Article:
Australia to launch national space agency

By on 27/09/2017
The Canberra Deep Space Communication Complex (Image courtesy: Maksym Kozlenko).

The Australian government has announced it’s setting up a national space agency, in a bid to seize a bigger share of the multi-billion-dollar global industry.

The move was announced at the International Astronautical Congress in Adelaide, South Australia on Monday, following a campaign to boost the country’s space efforts involving groups from academia, industry and the public sector.

Australia is one of only two OECD countries that do not have a space agency.

Cash aims for the stars

Michaelia Cash, acting minister for industry, innovation and science, said the new agency will be “the anchor for our domestic coordination and the front door for our international engagement” in space technology.

“The global space industry is growing rapidly and it’s crucial that Australia is part of this growth,” she said. “A national space agency will ensure we have a strategic long-term plan that supports the development and application of space technologies and grows our domestic space industry.”

The federal government set up an expert reference group to study the scope for developing Australia’s space industry in July 2017. The group, which is chaired by Dr Megan Clark, former head of the Commonwealth Scientific and Industrial Research Organisation (CSIRO), has received nearly 200 written submissions and held meetings across the country. It will now develop a charter for the agency to be included in its report on space industry strategy, which is due out by March 2018.

More than 400 people have been consulted through round-table events in every state and territory, and views have also been taken from regional governments and other key stakeholders.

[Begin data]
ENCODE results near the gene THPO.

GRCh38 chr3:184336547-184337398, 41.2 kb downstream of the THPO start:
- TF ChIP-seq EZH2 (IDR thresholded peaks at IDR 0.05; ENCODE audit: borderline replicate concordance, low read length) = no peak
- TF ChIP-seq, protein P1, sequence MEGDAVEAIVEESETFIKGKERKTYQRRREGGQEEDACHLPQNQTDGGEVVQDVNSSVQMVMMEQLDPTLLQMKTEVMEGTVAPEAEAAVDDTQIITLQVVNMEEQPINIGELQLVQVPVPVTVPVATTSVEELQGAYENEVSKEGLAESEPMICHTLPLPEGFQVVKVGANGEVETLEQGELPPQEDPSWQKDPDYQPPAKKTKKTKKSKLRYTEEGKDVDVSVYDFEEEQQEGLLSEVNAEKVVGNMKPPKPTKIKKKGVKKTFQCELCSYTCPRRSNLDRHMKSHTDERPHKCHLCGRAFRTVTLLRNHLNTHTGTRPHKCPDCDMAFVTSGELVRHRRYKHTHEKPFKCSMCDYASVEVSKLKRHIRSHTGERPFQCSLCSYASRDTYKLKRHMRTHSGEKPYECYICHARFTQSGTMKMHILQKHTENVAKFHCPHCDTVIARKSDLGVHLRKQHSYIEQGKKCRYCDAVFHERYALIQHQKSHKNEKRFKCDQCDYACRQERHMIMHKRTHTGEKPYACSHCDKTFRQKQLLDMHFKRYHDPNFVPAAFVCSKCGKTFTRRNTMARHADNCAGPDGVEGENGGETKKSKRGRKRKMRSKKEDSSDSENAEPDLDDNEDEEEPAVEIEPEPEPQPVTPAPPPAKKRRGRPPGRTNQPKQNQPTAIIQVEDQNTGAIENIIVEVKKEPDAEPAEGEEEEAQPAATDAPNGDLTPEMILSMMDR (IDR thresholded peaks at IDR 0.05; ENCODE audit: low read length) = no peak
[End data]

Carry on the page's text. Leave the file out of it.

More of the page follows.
1960s efforts misfired

Michaelia Cash, the Australian government’s acting minister for industry, innovation and science (Image courtesy: Australian Department of Foreign Affairs and Trade).

In 1967, Australia became the world’s third country to build and launch a satellite from its own site, but its space programme subsequently declined. Today it has only 0.8% of the US$330 billion global space industry and relies heavily on satellites built or operated overseas, according to Science magazine.

CSIRO chief executive Dr Larry Marshall said: “As the lead agency managing Australia’s facilities for radio astronomy and spacecraft tracking – including the iconic Dish and the Canberra Deep Space Communication Complex – we understand the huge opportunities Australia has for leveraging its capability.  But these opportunities aren’t limited to big business.

“We engage with more than 30 SMEs on a variety of space-related activities, have had more than 1700 students from across the world taking part in our space education programs, and have hundreds of people working across our aerospace and astronomy research portfolio, spanning astronomy, sensors, satellites, earth observation, big data, robotics and 3D printing.

“In a highly competitive global market and, as a nation, we need to bring something unique to the space table, besides geography. Both CSIRO and Australia as a whole are already working at world-standard in many areas of space research and industry development, and we are well positioned to improve our position as key players in national and global space and astronomy.”

CSIRO signed a deal on Monday to buy a 10% share in an innovative satellite that is being developed by the UK-based Surrey Satellite Technology Ltd. The NovaSAR satellite uses radar to scan the surface of the earth in all weather and at night. Under the deal, CSIRO can direct the satellite’s activity over Australia, download data and supply it to Australian researchers.

About Liz Heron

Liz Heron is a journalist with more than 16 years’ experience on daily newspapers in the UK and Hong Kong. With a core specialism of education, she also has extensive experience of general news and has covered other public sector beats including environment, transport and planning. She worked on the South China Morning Post for seven years, serving as education editor, assistant education editor and education reporter as well as senior reporter on the Sunday Morning Post. She has contributed to a wide range of British media including The Independent, The Guardian, TES Global (formerly The Times Educational Supplement) and the BBC. She qualified as a newspaper journalist with the National Council for the Training of Journalists (NCTJ) and has a master’s degree in international relations from the University of Essex.

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